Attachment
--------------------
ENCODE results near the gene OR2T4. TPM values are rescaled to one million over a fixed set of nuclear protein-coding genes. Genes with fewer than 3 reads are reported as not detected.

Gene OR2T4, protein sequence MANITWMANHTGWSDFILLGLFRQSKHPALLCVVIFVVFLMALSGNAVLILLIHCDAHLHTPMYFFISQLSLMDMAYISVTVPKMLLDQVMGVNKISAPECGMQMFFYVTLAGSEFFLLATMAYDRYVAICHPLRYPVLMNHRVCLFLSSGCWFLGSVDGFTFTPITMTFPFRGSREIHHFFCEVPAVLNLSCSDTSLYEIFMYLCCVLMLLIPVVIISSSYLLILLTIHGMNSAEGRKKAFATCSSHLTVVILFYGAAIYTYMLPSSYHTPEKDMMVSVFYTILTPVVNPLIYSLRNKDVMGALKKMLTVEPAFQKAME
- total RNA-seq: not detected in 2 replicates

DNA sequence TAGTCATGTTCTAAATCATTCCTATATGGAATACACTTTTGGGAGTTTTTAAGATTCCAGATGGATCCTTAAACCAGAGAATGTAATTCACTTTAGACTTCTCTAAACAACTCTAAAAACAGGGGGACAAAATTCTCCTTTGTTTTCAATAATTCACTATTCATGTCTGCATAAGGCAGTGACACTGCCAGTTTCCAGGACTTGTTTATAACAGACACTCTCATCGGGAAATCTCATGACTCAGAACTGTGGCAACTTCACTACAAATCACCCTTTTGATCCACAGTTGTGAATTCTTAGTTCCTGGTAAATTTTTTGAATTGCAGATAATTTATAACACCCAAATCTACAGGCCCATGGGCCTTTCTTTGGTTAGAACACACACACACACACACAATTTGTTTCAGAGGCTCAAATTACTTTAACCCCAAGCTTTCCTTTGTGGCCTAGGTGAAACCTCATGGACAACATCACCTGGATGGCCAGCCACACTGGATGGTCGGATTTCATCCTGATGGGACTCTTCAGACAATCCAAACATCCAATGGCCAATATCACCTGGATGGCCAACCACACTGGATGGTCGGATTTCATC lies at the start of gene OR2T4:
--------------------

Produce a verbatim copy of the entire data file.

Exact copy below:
ENCODE results near the gene OR2T4. TPM values are rescaled to one million over a fixed set of nuclear protein-coding genes. Genes with fewer than 3 reads are reported as not detected.

Gene OR2T4, protein sequence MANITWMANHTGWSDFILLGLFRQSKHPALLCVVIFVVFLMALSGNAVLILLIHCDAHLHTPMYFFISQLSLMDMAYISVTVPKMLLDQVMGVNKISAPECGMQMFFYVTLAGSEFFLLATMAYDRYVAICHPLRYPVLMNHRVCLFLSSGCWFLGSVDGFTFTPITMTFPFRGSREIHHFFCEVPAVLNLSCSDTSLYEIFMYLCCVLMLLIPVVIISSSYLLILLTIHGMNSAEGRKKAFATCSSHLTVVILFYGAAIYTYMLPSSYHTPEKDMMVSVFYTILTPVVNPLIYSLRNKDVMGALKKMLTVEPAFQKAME
- total RNA-seq: not detected in 2 replicates

DNA sequence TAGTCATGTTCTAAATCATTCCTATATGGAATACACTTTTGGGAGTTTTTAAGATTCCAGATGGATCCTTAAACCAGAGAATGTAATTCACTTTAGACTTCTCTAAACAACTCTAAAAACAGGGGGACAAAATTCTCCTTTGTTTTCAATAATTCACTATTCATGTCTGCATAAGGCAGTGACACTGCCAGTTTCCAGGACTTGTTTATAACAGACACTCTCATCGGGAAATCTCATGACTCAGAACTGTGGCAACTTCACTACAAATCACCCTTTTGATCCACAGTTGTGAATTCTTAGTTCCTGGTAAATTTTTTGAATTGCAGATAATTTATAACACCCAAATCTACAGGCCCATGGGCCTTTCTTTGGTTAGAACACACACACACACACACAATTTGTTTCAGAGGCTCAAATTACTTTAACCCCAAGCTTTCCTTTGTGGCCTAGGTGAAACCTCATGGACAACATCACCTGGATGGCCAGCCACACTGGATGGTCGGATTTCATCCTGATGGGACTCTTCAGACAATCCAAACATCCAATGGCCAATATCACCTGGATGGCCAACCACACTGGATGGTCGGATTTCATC lies at the start of gene OR2T4: